Preferred ETFs Get Preferential Treatment As Rates Swoon

Preferred ETFs Get Preferential Treatment As Rates Swoon

Count preferred stocks and the related exchange traded funds among the beneficiaries of declining interest rates this year. Several preferred ETFs currently reside at or close to 52-week highs.

The VanEck Vectors Preferred Securities ex Financials ETF PFXF is one of those funds. Up 13.12% year to date, PFXF closed just 1.33% below its 52-week high on Wednesday.

PFXF tracks the Wells Fargo Hybrid and Preferred Securities ex Financials Index, giving it a unique approach among funds in this category. Most are laden with preferred stocks issued by banks, a relic of the global financial crisis when banks turned to preferred stock issuance as an avenue for raising capital.

Why It's Important

The history of the $744.7 million PFXF is relevant, but so is the current, favorable environment for preferred stocks. Like other high-yield asset classes (PFXF has a 30-day SEC yield of 5.30%), preferreds are vulnerable to rising interest rates. Conversely, accomodative monetary policy usually benefits PFXF and friends.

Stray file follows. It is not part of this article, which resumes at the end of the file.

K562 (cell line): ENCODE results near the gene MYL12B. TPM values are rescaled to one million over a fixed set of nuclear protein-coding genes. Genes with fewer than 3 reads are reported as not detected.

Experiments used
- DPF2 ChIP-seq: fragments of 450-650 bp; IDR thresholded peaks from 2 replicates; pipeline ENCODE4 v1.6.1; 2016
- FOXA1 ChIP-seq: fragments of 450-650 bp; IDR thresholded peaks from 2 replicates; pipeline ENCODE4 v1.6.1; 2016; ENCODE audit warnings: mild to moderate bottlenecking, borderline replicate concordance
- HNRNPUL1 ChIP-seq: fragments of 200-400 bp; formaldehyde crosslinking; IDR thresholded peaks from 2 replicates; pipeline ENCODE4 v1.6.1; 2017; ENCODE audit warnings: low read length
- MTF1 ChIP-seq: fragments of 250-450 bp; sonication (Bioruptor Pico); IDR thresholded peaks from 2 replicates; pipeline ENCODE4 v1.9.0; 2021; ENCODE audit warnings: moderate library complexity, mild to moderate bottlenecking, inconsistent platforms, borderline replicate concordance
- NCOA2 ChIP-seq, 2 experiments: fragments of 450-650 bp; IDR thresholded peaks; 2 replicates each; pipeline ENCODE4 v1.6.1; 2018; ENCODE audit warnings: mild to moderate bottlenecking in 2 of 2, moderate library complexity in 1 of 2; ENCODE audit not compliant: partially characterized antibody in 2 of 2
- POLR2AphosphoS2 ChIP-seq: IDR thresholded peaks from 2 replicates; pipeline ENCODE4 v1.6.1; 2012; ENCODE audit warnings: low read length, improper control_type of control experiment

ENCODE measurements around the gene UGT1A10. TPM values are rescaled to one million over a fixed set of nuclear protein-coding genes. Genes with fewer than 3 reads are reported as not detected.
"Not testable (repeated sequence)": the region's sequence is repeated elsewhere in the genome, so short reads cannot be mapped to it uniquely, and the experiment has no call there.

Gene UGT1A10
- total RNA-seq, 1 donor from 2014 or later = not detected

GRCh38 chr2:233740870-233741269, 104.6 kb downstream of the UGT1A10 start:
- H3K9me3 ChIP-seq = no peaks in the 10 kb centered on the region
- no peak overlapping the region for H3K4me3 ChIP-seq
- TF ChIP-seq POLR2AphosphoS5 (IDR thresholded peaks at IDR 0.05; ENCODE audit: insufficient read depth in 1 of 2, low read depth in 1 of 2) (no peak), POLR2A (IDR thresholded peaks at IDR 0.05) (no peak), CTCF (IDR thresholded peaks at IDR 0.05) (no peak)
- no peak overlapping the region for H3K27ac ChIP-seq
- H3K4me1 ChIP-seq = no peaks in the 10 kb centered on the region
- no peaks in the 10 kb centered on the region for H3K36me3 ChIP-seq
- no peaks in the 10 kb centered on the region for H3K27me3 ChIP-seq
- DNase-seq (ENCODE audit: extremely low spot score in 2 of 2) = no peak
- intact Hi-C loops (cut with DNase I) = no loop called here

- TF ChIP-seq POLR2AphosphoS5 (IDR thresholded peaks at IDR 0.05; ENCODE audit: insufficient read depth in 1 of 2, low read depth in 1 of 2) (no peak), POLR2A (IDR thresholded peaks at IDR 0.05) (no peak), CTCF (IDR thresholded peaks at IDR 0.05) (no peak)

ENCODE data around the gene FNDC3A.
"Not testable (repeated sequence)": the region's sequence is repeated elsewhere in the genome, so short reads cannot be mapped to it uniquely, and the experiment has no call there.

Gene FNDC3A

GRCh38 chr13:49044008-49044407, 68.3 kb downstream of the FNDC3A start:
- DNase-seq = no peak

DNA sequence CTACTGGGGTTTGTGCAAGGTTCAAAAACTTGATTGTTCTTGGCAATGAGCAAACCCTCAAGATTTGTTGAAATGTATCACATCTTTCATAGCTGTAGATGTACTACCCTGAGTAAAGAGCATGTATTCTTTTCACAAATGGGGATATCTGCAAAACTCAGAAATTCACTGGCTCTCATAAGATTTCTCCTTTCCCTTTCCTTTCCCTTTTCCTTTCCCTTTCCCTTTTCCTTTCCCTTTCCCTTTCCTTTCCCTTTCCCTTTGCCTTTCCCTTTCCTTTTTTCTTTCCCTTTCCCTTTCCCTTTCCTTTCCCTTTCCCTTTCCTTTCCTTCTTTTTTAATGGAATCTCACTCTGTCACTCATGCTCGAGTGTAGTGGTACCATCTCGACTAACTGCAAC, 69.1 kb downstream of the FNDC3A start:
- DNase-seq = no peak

“Historically, a company’s preferred securities have offered higher yield than its common stock or senior debt,” VanEck said in a recent note. “However, with traditional financial companies saturating the market, this traditional scenario is not playing out the way it once had. Targeting preferred securities ex-financials may provide investors with a yield premium, most effectively spent allocating to the broad preferred market in aggregate.”

Importantly, PFXF's strategy of eliminating financial services preferreds isn't a gimmick. It's a winning methodology. Over the past three years, the fund has outperformed the largest preferred ETF by 550 basis points.

What's Next

In addition to the tempting yields, preferreds offer another perk: low correlations to other asset classes.

“For investors seeking yield in the current low rate environment, preferred securities can potentially offer increased income generation within a portfolio,” according to VanEck. “In addition, their low correlations with equities and traditional fixed income instruments can make them a useful diversifier in portfolios. Preferreds can serve as a complement to a portfolio’s core fixed income allocation alongside or in place of high yield debt.”

PFXF's five-year correlation to U.S. stocks is just 0.52 and to domestic junk bonds, it's just 0.59, according to issuer data.

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